5. Misjudging risk is a risk

We’re just not very good at judging risk. The human mind is drawn to causal explanations. Stories provide meaning. Probabilistic thinking doesn’t come naturally. As Daniel Kahneman puts it in his classic Thinking Fast And Slow , ‘causes trump statistics’. This can cause us to ignore realistic probabilities and focus instead on vivid but rare events. Hence we fear terrorist attacks more than car accidents, despite the latter being a much greater threat to us. On the other hand, when they aren’t vivid, rare events tend to be ignored.

So we either think that rare events are far more or far less likely than they are. But we rarely get it right. So we might overestimate the probability of getting wiped out by a stock market crash. We have recent experience of market volatility, the news is full of daily price movements. But we might underestimate the probability of the less salient, slow motion train wreck of our finances being over-run by living far too long.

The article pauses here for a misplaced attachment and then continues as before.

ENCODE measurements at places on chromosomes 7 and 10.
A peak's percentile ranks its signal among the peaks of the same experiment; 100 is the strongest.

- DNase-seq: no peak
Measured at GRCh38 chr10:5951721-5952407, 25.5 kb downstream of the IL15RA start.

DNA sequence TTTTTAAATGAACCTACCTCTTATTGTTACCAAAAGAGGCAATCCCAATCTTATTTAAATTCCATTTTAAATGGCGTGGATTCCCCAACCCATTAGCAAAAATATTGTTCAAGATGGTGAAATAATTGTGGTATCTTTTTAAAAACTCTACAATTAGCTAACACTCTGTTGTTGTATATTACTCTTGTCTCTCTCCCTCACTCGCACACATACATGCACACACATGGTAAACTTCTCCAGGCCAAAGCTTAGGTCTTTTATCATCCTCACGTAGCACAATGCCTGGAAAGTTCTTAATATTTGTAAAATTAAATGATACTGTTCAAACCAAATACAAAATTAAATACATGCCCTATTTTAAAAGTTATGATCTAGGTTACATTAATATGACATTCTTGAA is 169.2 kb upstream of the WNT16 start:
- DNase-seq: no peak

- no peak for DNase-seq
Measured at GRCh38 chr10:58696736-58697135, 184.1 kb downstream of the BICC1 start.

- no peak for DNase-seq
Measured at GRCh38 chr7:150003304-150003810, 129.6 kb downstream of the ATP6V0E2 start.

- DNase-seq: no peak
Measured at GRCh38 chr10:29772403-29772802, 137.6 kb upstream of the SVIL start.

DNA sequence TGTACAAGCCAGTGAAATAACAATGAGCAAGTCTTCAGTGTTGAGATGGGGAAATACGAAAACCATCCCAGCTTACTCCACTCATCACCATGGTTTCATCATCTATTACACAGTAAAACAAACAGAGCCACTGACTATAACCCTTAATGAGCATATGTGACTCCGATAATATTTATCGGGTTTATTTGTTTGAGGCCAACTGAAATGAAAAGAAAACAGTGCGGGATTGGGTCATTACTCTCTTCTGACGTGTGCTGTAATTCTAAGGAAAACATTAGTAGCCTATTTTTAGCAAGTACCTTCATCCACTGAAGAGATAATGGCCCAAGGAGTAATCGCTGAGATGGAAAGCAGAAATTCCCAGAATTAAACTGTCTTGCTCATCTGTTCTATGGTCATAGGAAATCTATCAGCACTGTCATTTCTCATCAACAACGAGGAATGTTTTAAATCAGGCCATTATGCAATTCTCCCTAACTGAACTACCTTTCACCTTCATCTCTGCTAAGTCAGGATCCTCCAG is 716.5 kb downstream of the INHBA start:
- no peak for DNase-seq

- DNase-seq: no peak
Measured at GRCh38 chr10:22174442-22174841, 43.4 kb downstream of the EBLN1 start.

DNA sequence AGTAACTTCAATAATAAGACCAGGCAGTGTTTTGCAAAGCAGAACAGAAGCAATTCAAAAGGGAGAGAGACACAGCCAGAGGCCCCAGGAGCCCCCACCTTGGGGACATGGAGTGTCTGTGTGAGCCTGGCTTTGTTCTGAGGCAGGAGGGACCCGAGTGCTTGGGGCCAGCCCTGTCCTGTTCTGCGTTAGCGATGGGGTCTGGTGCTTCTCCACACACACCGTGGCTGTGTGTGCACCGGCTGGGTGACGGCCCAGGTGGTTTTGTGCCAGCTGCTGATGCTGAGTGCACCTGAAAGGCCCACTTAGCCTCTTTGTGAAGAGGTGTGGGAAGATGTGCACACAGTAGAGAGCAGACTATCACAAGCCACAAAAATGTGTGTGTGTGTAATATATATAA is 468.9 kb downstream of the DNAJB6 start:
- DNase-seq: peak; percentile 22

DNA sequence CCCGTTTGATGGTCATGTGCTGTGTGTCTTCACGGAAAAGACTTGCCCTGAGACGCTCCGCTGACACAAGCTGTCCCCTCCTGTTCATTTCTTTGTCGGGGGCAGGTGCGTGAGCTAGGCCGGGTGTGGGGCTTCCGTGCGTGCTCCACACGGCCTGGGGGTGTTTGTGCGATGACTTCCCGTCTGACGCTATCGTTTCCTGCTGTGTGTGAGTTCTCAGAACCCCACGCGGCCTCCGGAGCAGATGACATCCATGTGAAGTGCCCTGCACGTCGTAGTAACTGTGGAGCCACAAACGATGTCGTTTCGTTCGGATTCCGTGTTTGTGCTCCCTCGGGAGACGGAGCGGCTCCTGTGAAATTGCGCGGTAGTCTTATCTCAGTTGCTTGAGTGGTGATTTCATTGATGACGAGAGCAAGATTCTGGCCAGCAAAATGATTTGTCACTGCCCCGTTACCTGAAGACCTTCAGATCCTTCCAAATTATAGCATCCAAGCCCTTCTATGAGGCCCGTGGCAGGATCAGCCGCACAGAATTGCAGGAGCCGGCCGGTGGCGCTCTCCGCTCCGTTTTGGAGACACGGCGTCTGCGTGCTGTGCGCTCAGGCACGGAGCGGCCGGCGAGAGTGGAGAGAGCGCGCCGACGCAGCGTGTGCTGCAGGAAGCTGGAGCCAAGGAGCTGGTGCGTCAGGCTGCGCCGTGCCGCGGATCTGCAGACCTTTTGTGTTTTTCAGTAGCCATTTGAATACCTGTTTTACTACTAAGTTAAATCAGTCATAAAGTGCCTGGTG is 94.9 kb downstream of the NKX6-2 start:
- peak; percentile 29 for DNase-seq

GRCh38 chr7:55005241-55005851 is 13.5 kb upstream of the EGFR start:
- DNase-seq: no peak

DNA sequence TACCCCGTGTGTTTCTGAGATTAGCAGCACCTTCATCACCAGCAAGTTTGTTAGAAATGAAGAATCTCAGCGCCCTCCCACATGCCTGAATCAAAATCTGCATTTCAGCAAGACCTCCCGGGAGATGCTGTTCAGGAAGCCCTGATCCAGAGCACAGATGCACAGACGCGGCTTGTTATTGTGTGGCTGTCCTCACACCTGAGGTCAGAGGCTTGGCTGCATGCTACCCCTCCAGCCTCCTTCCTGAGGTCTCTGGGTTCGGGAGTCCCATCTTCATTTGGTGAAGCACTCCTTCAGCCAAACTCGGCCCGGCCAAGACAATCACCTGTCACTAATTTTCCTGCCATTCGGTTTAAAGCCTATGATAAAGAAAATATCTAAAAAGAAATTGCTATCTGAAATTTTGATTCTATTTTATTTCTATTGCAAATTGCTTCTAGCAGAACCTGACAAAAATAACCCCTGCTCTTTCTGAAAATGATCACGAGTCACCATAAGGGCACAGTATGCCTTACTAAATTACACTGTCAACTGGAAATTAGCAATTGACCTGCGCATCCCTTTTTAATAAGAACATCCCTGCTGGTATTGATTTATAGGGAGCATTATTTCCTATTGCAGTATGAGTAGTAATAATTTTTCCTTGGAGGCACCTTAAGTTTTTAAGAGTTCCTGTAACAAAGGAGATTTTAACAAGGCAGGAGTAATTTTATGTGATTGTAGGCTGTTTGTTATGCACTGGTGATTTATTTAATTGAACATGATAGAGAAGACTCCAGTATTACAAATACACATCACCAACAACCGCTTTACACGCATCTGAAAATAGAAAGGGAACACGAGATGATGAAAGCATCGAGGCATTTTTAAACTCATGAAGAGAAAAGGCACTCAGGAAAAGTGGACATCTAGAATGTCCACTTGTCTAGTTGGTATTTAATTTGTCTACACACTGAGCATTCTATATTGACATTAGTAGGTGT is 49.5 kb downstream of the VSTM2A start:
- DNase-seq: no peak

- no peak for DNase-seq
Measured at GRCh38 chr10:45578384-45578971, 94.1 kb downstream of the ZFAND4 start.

What can we do about it? Be aware and do anything we can to tame our intuition by bringing objectivity, data, and structured decision making processes to improve our estimates.

6. The worst risks are often things that haven’t happened before

Studying history is useful. But as the old saying goes, it doesn’t repeat, it rhymes. And maybe not even that. 150 years of investment data sounds a lot, but is equivalent to just a handful of completely independent, non-overlapping investing lifetimes. Not a big sample. So we can’t just go on what has or has not happened in the past. And we shouldn’t be surprised if investments that protect us against risk seem to charge more for that insurance than historical analysis would suggest. That’s because the insurance doesn’t only protect us against what has happened before, but what might have, or might yet.